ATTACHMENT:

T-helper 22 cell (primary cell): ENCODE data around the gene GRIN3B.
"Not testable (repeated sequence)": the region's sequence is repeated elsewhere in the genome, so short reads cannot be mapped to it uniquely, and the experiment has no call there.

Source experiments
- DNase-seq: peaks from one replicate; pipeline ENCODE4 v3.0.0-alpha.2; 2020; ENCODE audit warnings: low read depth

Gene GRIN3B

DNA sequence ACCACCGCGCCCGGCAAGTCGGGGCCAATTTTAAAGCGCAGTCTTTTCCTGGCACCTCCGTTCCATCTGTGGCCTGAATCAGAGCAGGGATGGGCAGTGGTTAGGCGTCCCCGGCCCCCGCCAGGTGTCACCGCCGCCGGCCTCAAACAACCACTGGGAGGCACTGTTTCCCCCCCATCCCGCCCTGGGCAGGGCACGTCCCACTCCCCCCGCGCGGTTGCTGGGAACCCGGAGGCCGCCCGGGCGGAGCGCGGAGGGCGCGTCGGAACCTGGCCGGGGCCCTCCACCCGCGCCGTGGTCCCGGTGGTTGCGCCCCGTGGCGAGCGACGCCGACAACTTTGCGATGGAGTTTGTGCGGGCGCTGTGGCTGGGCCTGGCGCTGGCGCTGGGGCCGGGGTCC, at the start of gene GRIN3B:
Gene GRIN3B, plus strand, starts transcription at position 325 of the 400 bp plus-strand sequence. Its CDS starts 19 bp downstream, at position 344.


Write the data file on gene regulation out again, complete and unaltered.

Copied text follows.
T-helper 22 cell (primary cell): ENCODE data around the gene GRIN3B.
"Not testable (repeated sequence)": the region's sequence is repeated elsewhere in the genome, so short reads cannot be mapped to it uniquely, and the experiment has no call there.

Source experiments
- DNase-seq: peaks from one replicate; pipeline ENCODE4 v3.0.0-alpha.2; 2020; ENCODE audit warnings: low read depth

Gene GRIN3B

DNA sequence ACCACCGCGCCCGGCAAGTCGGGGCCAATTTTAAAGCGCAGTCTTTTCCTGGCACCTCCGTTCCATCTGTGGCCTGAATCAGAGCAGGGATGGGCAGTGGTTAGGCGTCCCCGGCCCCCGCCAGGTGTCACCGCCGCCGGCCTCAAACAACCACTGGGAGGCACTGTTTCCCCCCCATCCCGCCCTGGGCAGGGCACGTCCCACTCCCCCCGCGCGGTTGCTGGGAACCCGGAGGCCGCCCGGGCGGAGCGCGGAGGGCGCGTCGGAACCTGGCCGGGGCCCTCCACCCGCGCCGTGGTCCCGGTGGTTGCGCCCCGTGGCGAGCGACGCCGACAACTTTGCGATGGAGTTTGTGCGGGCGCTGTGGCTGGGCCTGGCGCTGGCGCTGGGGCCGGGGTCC, at the start of gene GRIN3B:
Gene GRIN3B, plus strand, starts transcription at position 325 of the 400 bp plus-strand sequence. Its CDS starts 19 bp downstream, at position 344.